I hope you do remain unapologetic about writing lists. I’m not advocating abstinence. But I probably won’t write any more myself.

  • Mary Collins says:

    Thank you, Jon, I really enjoyed this. Very thought-provoking, and funny. As you say, lists are great when the form fits the function. They have their uses when the writer’s intention is to impart some genuine wisdom and the reader feels herself to have received some usable take-away. Or when they are funny. And, as with any form, the well-executed prove enduring. You’ve got me wondering how things might have played out had Moses hiked down Sinai and tried to flog an essay that had come to him all-of-a-piece while he’d been holed up. He did have the constraint of the chisel, I guess. But his top 10 list (perhaps the first ever?) sure has endured (though there are several I don’t remember, several I’ve eschewed, and a couple that I’m sure he meant only humorously anyway). I’m glad you’ve shaken a stick at the trend, and hold out hope that as in all things, discernment will prevail. (I took it as given, btw, that you weren’t including the artful list-as-literary-device in your angst about the form.)

  • I would like to add my four cents here:

    1. Some folks here, and over on the Brevity Facebook page, seem to miss Jon’s humor.

    2. Jon is arguing against bad writing, and bad writing often poses as a list (e.g., Huffington Post).

    3. One reason Huffington Post and some of the hipster blogs use lists is that they *are* click-bait. People click on them, knowing they will get satisfaction quickly.

    4. The average Brevity blog post gets 500 hits on the first date it appears. Jon’s “10 Reasons Why Making a List is Not Writing” received 1,000.

    • Thanks Dinty. Nice list. I’m certainly not claiming to be the world’s greatest writer but, as you pointed out, bad writing doesn’t need any help being bad.

      And hey – 1000 hits. Shall we try for 2000? Happy to have done my part.

  • Alexis Paige says:

    Hilarious. I am composing an Open Letter in response: why I needed every single floor lamp (and more!) and what non-floor lamp people don’t understand about the world.

  • Tom McGohey says:

    LIke Justice Stewart Potter, who wrote in a Court decision re pornography, “I know it when I see it,” perhaps we can make a similar claim that we know the difference between “Lazy-Listing” and “Lyrical-Listing” when we see it. The former appears to serve, primarily, a consumer-expedient, the latter an aesthetic purpose? We recognize that Whitman’s famous lists in Song of Myself fit the lyrical impulse (well, some do, many of my former students, who found them “boring” and “overkill,” not included. My favorite contemporary example is Eliot Weinberger essay “What I Heard About Iraq,” in which he compiles a long list of official statements about justification and progress of war, juxtaposing them in a way to highlight contradictions, lies, hypocrisies (in W’s view).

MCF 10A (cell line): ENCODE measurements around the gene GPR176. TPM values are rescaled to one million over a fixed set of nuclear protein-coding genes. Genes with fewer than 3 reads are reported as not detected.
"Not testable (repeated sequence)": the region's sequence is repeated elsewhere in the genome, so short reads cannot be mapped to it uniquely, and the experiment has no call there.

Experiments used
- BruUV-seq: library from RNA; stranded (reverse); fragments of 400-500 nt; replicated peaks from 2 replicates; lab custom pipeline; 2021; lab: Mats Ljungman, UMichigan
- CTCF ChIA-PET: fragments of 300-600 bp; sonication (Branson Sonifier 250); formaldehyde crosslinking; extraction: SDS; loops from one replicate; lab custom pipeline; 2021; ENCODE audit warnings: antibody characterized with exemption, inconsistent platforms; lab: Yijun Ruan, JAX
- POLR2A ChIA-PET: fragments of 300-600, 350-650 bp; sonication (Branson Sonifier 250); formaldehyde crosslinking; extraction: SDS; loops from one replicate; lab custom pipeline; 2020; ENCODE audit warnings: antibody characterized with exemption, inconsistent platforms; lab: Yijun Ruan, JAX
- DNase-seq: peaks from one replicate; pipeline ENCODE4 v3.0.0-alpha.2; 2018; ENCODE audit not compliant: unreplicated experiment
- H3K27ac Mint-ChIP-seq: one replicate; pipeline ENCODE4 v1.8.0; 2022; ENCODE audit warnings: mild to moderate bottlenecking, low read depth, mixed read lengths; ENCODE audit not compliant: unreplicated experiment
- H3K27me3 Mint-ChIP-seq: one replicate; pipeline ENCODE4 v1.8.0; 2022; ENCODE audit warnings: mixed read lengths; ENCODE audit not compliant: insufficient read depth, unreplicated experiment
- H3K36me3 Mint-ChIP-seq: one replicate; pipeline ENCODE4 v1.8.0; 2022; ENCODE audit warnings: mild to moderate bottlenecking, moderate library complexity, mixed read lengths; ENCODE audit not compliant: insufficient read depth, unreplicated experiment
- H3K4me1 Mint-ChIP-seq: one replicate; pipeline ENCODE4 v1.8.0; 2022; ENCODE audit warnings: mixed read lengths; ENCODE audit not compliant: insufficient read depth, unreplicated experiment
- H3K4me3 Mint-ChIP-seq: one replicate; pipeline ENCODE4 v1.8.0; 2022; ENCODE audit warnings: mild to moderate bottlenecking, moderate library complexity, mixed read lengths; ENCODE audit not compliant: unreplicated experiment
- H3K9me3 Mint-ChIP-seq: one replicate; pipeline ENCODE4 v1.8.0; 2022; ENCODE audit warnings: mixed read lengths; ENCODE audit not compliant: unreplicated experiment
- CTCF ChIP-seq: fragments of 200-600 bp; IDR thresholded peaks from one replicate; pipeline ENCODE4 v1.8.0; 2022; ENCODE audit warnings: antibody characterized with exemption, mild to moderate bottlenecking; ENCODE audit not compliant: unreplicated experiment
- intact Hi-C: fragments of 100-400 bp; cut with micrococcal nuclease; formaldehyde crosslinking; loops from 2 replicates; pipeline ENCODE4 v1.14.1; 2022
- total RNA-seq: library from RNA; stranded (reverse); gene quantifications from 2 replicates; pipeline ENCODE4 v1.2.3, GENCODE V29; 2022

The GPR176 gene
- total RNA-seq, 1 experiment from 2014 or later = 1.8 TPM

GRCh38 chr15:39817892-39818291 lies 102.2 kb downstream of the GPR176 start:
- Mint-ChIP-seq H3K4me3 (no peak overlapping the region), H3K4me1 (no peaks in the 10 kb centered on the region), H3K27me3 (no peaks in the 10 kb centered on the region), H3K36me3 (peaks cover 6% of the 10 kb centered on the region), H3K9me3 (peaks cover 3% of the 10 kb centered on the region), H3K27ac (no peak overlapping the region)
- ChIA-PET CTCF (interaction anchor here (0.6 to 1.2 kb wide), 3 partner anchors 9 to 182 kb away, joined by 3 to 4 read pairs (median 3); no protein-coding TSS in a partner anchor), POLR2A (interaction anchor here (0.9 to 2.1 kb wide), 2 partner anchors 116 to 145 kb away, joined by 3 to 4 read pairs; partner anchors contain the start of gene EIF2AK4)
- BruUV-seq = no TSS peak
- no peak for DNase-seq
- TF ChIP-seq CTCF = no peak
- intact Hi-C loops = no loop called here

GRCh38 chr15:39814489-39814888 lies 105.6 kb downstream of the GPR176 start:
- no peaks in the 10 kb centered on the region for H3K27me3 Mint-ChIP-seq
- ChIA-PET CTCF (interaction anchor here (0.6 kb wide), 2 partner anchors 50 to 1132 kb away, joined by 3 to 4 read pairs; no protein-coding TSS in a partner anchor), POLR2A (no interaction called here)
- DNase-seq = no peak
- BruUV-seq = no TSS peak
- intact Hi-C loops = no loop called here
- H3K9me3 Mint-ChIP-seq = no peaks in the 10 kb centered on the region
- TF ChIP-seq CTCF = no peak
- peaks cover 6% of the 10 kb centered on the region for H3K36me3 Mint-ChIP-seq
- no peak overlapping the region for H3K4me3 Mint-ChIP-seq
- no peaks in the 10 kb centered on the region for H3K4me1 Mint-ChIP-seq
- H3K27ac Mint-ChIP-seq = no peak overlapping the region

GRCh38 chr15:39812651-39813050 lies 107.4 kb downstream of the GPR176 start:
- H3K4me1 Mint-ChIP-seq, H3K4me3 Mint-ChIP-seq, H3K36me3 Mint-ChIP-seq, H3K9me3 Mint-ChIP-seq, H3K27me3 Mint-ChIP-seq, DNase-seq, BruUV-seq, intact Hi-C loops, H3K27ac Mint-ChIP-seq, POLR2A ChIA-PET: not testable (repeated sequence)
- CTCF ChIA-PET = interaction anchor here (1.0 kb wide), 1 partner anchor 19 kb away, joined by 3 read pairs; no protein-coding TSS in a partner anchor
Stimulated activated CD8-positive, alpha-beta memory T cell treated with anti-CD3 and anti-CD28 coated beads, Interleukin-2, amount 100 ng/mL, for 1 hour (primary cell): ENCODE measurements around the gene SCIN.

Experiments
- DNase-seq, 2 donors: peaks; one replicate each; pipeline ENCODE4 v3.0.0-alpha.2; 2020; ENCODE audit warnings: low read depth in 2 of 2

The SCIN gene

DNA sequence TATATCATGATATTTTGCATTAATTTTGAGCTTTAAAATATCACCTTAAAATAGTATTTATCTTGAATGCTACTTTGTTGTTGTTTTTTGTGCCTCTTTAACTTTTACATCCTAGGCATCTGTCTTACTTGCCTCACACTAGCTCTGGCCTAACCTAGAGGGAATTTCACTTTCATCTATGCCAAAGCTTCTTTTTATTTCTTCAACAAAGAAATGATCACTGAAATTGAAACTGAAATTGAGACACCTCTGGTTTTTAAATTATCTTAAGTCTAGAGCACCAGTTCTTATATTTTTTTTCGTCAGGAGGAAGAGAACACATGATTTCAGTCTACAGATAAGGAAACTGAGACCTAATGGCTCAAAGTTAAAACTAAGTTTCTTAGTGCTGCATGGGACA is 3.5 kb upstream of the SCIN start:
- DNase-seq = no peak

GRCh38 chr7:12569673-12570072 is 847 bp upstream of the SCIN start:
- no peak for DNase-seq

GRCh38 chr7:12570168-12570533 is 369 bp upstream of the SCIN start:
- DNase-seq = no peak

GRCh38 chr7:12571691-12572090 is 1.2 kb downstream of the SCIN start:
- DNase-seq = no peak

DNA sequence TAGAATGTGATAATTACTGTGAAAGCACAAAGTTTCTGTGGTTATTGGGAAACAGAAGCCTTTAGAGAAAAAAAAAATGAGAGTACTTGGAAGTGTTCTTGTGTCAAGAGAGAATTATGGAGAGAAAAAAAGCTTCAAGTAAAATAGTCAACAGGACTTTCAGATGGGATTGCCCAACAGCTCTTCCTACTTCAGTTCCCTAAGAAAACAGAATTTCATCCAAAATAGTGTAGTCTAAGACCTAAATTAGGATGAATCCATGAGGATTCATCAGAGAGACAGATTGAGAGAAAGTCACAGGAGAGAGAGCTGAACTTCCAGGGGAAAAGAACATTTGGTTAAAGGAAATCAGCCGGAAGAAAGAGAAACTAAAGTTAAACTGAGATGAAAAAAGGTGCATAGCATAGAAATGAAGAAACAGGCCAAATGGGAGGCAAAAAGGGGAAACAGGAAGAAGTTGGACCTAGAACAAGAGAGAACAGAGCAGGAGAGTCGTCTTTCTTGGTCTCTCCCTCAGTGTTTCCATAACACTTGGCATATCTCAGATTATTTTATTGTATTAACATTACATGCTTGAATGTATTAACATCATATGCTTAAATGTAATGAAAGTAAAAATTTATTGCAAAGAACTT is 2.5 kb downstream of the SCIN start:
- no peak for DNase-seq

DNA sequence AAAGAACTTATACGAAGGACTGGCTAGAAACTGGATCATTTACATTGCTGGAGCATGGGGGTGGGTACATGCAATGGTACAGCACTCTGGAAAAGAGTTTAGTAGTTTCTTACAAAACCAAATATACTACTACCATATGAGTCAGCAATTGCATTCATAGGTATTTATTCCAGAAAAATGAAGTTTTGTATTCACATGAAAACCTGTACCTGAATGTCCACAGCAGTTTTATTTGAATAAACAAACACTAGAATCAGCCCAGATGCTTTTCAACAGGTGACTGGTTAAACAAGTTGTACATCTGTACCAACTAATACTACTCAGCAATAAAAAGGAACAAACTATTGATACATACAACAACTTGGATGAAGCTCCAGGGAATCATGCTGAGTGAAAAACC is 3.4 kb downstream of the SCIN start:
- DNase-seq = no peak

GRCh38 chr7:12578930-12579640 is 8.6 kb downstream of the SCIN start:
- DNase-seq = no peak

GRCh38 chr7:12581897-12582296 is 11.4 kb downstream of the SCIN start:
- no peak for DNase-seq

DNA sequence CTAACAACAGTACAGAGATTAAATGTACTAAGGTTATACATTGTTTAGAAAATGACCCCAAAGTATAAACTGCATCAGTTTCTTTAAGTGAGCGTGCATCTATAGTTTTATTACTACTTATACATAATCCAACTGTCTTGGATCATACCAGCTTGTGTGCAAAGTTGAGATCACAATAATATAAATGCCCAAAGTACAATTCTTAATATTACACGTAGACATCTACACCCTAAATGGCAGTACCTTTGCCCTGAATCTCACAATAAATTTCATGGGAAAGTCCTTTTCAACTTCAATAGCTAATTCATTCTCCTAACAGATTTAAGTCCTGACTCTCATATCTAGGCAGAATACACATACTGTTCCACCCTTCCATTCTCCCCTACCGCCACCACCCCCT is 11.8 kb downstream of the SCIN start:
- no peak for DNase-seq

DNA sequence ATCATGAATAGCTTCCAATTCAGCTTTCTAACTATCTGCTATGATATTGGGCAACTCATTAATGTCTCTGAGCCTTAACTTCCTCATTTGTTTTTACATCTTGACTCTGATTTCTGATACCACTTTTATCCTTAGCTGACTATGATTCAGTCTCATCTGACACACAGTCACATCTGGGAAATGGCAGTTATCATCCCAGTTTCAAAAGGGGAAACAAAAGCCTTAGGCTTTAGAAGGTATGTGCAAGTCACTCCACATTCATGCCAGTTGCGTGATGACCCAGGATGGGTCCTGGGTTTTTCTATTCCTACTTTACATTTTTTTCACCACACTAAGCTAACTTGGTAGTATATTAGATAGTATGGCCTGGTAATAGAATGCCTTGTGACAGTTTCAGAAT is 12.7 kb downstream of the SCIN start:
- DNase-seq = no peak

• A student once complained to me about the essays we were reading for class. Students don’t like essays these days, he said. We prefer bullet points.

  • […] couple of days ago, I had come across a post by an author wh0’d written about ‘10 reasons why making a list is not writing.’ To sum up his views in a line, he believes that a list is an easy escape route for the video […]

  • […] us, emphatically, that a list in and of itself isn’t a story and is not, in fact, good writing. His list made me laugh. And since I love Umbert Eco’s fiction, I was delighted when this short article at Brain Pickings […]

    • Thanks for mentioning me in your blog. Eco is right, the world and literature are full of lists and some of them are very good. And if Eco’s books have lists in them then he’s more than entitled to use them. But click over to Good Men Project (a site I love, by the way) or Buzzfeed to use two random examples and they’re teeming with lists written by people not named Eco. It’s numbing and, ultimately, a turnoff.

  • google says:

    If there are more than 3 that are all around the same number of searches then you have a decision to
    make. In a simple way you can see which topics gets you the
    most traffic and how you can create more of these topics and then use these topics to build links and to create content
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    terms, you can find out what is most interesting to your readers and capitalize on those topics by writing about them on your blog and website.

  • j says:

    This article was totally lame. It’s nothing personal, but I’m just saying: “There are more important things to do, like listen to J. Cole or Frank Ocean or Lorde. Pop music, as bad as it can be, can often trump reading lists about lists. Or, better yet, reading real writers (such as the immortal Borges or Calvino or Nabokov) is a much better way to spend one’s time.
    –a video generation writer of fiction, poetry, essays